In a new series of articles, I head to some of the Football League’s towns and grounds to give away fans and groundhoppers a guide to where to eat, where to drink, what to see and what you can expect from the ground. (All photos included are my own)
We kick off with Crewe. The town of Crewe grew up with the railways. Before the train tracks, and then the football club, got into full gear here, Crewe was another rural Cheshire village. The opening of Crewe Railway Station in 1837 opened this corner of East Cheshire up to the world, and its importance is reflected in Crewe Alexandra’s nickname, The Railwaymen – though it’s the kind of antequated moniker you’ll only ever hear on The Football League Show, where the commentators quickly become desperate to liven up their commentary with long-forgotten club nicknames. The present day Crewe, though, is less industrial than the town of decades gone by. Nowadays, it’s a mixture of attractive architecture, run-down neighbourhoods and uniquely charming pubs. It’s a town with a distinct identity, and more character than many of Britain’s identikit town centres. There’s rough edges to Crewe, but there’s enough positives to make it a good away day destination.
My first stop is Hops Belgian Style. Despite the name sounding like a poor Bing translation, it’s a top-notch pub with plenty in the way of character, and even more in the way of continental beers. With its cosy wooden interior, its lovely beer garden and some unusually sunny Northern weather, it’s a perfect spot to begin the day. It’s also a venue which welcomes away fans. A cheery group of Walsall fans are seated on one outdoor table, discussing their side’s recent form, and the merits of Eastern Europe’s strip clubs (note: apparently Estonia’s are excellent), whilst a gaggle of Alex-supporting lads are spread out on the next table along. The sun keeps shining, and I tuck into a generously sized sausage roll (they offer various light bites) and a pint of Sparta, a decent Belgian pilsner.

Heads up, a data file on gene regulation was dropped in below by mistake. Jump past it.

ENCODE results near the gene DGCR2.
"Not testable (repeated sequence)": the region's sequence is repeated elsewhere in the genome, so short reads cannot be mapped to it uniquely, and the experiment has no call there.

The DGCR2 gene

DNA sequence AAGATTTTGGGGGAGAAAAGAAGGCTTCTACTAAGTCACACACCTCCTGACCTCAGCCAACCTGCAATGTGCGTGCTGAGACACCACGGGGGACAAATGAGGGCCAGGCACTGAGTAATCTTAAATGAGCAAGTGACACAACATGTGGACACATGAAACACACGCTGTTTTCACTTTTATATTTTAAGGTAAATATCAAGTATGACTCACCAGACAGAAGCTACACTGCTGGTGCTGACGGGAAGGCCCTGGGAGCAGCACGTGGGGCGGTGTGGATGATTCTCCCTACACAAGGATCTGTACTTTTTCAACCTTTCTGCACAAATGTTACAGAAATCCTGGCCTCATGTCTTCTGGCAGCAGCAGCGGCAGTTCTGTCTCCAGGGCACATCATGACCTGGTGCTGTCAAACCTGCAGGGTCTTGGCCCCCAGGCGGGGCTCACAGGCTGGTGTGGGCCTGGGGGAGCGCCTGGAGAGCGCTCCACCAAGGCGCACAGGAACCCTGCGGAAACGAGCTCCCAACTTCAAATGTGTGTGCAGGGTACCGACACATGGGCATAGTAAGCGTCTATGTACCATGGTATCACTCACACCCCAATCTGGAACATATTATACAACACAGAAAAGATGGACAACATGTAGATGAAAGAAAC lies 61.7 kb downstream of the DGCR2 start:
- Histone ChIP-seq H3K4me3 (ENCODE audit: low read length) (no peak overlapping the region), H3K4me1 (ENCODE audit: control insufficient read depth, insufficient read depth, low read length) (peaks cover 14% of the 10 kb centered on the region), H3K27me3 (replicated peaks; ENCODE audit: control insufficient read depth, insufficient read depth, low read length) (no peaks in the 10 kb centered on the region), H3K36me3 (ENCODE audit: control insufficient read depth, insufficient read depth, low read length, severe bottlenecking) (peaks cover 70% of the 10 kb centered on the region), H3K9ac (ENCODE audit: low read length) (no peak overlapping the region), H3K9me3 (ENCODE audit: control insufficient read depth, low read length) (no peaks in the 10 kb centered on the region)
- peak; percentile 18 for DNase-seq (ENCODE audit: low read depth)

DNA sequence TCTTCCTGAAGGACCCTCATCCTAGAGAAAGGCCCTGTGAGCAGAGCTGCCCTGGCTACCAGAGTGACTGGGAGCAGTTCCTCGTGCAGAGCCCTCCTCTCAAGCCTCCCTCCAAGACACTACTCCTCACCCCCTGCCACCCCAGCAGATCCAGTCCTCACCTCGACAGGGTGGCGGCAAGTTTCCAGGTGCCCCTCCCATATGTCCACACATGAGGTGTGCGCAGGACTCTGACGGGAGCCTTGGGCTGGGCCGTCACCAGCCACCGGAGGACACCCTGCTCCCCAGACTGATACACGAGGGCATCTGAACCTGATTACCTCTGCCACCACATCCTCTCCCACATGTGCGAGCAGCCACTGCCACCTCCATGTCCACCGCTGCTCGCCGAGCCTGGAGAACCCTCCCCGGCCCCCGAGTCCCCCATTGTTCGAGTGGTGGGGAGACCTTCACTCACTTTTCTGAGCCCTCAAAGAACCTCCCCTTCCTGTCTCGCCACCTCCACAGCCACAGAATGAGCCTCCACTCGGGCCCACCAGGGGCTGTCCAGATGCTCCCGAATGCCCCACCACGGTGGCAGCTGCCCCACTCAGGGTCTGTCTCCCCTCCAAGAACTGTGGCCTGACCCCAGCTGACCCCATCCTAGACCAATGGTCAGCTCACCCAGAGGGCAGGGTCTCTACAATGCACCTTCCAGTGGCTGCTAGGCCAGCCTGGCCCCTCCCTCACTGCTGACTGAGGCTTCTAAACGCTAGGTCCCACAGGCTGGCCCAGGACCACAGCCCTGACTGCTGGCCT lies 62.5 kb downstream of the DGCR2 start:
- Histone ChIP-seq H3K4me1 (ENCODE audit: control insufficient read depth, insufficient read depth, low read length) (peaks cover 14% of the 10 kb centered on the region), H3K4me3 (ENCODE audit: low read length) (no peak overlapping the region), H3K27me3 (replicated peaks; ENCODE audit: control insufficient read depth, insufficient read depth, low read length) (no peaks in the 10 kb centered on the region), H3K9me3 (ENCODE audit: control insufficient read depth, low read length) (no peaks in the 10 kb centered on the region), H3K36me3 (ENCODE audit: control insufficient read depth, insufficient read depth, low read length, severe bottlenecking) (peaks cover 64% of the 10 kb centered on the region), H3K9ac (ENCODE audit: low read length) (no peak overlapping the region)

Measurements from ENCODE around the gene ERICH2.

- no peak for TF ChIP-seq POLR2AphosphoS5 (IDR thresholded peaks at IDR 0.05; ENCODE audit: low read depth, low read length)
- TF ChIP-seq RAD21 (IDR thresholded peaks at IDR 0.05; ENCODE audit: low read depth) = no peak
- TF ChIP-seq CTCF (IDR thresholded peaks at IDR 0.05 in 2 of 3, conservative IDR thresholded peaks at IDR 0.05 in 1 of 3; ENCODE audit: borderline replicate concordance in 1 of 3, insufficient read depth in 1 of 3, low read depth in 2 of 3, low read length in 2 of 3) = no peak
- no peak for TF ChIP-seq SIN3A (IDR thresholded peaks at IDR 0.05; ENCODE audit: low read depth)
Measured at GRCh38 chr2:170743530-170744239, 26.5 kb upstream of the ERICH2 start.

I then continued my matchday research at Albert’s Corner, another popular pub just a minute’s walk from Hops, just beyond Crewe’s spectacular Christ Church, one of the town’s most impressive sites. Albert’s is a relaxed, friendly venue apparently popular with students (see: cheap beer), and its style mixes neon lighting with vintage photos, which is actually a lot better than it sounds. I settle down with a pint from the local Beartown Brewery, and contemplate the spectacularly tight relegation battle engulfing League One.